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Tell Balata Archaeological Park project

Tell Balata Archaeological Park project On January 15th the cooperation project of the Faculty of Archaeology with the Palestinian Ministry of Tourism and Antiquities (Department of Antiquities and Cultural Heritage) and the Ramallah office of UNESCO was officially closed. At the same time the Archaeological Park of Tell Balata was opened.

Tell Balata is a famous archaeological site near Nablus. Identified as the historical (and biblical) Canaanite city of Shechem. Partly well preserved with outstanding architectural remains that have been excavated since 1913. Most of the still visible remains date from the Middle and Late Bronze Age (ca 1600-1200 BC), when it was a thriving city, the heart of a city state. However the condition of the site became threatened by growing urban pressure

Because of its history the site has strong social and touristic potential that could give some economic spin-off in due course. The Archaeological Park project was used to rehabilitate the site and make it visitor friendly. Work was funded by the Government of the Netherlands. The MoU between Leiden and the Palestinian Ministry to promote cooperation was signed in 2009, and the Park project started in 2010. Both archaeology and heritage management with community archaeology were key components of the activities, in which students from Leiden and from a local university were trained during the two field seasons, dealing with excavation and community archaeology.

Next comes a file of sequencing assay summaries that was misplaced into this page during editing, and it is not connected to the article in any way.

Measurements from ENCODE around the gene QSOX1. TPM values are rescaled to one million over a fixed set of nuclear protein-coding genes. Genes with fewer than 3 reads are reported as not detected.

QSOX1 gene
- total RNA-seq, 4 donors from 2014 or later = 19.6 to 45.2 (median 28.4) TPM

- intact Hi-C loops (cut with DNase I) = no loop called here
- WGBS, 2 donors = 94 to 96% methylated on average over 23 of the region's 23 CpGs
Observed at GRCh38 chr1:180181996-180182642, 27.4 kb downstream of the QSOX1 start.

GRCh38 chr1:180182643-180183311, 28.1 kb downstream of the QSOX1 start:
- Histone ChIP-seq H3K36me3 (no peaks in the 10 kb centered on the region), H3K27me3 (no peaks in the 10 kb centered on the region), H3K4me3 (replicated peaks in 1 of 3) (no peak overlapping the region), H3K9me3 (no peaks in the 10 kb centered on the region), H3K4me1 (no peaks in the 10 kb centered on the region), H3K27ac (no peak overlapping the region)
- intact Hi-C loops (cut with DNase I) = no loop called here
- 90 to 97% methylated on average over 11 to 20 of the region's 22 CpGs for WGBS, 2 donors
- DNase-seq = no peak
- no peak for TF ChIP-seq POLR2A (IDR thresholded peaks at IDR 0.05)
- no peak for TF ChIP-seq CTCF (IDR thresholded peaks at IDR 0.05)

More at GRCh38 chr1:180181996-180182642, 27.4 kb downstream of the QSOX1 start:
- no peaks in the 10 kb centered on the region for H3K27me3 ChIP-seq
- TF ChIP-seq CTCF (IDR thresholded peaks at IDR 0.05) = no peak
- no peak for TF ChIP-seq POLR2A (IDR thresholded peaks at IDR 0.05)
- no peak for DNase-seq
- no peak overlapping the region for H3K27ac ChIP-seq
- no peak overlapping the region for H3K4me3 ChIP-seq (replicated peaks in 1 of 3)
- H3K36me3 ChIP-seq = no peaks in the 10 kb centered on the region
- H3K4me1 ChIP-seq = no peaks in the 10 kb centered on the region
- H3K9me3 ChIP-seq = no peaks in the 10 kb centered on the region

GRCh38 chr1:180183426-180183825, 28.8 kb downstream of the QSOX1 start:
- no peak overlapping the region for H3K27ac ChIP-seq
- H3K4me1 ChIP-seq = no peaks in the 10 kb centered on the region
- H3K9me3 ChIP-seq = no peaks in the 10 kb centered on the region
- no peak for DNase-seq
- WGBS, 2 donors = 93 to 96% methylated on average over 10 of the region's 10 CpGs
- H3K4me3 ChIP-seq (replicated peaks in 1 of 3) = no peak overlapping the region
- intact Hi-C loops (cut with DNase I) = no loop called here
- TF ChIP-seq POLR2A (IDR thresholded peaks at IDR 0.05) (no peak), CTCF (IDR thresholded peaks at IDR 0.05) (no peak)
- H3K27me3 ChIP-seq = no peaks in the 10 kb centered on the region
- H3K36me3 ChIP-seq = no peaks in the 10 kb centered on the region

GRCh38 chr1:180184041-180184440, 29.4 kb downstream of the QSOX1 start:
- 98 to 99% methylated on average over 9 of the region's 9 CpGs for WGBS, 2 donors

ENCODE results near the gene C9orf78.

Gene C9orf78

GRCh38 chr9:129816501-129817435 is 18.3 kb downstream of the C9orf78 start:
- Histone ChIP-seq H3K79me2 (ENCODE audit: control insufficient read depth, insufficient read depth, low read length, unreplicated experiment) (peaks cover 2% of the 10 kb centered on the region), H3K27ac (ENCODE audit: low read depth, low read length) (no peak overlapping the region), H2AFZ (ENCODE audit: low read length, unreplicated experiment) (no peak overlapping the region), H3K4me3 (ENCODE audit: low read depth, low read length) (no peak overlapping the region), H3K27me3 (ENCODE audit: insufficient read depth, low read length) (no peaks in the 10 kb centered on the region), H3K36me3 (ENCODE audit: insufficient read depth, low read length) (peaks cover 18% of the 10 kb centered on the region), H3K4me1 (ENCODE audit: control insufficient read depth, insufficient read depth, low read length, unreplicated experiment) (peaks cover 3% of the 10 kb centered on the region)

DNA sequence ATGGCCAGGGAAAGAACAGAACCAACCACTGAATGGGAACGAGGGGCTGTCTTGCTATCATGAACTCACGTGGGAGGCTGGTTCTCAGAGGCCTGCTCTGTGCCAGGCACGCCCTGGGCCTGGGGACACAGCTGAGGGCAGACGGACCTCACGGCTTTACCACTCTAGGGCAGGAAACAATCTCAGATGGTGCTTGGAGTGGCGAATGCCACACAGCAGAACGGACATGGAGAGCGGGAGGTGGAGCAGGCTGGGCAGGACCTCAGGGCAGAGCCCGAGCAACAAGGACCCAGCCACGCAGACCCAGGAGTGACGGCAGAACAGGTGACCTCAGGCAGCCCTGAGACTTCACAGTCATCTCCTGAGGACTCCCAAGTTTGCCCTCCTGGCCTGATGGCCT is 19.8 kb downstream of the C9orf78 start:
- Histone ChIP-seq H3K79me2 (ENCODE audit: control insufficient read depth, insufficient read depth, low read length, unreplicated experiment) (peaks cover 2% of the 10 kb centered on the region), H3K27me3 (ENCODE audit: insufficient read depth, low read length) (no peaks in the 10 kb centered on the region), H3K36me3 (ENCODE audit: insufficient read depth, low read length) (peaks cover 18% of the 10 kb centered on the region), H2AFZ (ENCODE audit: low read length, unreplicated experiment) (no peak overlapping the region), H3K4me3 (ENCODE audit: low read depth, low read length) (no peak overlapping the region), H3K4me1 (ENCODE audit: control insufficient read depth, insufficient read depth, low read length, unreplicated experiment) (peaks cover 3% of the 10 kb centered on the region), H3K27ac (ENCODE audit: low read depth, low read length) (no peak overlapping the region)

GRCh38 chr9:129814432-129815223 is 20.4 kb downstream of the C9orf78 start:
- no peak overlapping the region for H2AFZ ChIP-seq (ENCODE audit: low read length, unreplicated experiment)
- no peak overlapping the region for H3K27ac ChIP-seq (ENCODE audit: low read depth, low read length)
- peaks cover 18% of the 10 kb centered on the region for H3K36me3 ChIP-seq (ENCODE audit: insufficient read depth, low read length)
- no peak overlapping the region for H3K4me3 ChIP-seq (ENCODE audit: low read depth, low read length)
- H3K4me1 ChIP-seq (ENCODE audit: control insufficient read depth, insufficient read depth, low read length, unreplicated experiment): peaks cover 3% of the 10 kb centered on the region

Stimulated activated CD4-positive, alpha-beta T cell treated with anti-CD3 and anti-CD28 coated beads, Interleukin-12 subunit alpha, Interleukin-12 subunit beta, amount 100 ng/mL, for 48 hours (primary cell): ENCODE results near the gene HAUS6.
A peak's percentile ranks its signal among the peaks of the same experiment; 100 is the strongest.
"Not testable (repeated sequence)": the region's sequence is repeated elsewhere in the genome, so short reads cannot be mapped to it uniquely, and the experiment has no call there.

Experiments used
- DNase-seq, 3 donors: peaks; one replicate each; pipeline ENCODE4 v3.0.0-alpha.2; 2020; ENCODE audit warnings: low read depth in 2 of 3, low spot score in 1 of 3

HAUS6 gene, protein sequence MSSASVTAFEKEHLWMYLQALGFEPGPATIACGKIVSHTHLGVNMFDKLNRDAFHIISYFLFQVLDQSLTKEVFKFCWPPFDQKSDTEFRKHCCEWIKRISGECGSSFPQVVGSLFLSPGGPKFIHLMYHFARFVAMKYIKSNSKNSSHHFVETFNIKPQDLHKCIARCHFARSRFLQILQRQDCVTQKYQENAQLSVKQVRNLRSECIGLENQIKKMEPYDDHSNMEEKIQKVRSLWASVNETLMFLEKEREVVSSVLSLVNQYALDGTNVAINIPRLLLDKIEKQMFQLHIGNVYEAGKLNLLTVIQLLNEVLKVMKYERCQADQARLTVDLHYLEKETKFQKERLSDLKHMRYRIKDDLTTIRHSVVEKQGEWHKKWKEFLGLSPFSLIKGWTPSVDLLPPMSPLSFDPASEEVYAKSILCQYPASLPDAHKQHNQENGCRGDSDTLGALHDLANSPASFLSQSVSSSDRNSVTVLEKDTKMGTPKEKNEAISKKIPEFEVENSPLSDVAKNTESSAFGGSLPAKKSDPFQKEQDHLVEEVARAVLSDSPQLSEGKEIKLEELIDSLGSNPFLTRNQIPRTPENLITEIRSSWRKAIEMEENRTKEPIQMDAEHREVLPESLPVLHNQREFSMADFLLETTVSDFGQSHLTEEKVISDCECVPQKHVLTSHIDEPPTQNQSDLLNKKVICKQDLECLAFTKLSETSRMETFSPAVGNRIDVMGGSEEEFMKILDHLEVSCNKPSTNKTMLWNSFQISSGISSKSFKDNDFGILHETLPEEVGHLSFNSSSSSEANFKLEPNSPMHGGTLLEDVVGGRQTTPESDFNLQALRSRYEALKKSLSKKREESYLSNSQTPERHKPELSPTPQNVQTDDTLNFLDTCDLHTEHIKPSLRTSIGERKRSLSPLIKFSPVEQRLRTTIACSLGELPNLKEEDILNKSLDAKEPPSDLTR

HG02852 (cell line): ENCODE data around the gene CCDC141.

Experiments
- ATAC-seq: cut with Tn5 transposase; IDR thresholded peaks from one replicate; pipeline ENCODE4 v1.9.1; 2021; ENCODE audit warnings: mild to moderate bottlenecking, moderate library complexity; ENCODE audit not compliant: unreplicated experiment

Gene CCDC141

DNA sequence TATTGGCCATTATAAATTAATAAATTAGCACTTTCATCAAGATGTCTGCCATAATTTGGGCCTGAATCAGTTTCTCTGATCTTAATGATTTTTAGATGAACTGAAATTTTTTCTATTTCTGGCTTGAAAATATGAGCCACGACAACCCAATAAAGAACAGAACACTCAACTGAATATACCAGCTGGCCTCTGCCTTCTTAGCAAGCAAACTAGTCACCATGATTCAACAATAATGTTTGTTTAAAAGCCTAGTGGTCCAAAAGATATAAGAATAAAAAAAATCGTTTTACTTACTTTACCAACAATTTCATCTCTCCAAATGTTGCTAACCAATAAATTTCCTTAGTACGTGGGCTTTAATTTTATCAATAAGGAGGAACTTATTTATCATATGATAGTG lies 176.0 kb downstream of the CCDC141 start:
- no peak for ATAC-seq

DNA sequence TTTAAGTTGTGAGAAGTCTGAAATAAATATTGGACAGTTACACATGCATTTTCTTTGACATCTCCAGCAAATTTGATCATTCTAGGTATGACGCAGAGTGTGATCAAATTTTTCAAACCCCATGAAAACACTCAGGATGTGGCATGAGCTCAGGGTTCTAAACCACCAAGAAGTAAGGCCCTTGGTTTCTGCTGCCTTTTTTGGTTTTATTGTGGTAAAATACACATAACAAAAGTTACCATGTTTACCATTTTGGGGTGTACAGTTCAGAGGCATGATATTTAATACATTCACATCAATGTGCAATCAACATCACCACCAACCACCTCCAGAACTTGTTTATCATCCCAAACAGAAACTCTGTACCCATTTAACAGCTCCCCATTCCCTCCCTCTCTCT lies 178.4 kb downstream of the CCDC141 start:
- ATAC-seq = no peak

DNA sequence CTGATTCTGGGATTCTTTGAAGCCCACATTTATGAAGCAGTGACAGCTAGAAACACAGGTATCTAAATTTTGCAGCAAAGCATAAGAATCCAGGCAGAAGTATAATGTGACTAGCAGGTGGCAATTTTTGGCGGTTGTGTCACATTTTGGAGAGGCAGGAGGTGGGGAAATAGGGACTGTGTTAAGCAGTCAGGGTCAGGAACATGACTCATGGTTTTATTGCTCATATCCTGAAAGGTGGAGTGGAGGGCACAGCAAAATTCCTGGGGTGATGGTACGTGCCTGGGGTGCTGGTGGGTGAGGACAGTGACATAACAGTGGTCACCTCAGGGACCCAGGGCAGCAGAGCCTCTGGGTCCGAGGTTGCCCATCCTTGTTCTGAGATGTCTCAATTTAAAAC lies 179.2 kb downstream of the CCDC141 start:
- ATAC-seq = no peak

Teachers HandbookTell Balata archaeological site Essential results are the strongly improved relationship with the local community (including children) and other stake-holders, as well as a growing tourism industry.

Among the physical results is a vistors centre (so-called Interpretation Centre), with a museum room and audience hall, a key element. Furthermore the creation of the visitors trail over the site and a variety of promotional material are essential.

The newly established large digital archive, including many documents from the old German and American excavations, makes it possible for the Ministry to take custody of the site.

Finally the five book were published. Two of them planned, but the other three grew out of successful specific activities, such as the ‘Teachers Handbook’


  • Stories about Tell Balata, bilingual booklet, from the ‘Oral History’-subproject;

  • Teachers Handbook for archaeological heritage in Palestine, Tell Balata, in English and Arabic versions, from the ‘Education’-subproject;

  • Tell Balata Archaeological Park, Guidebook, in English and Arabic versions, based on hand-outs at opening ceremonies;

  • Tell Balata Changing Landscape, in English with an Arabic summary – the academic final publication of the whole project;

  • Tell Balata Archaeological Park; Management Plan, English language manual for the follow-up of the project.

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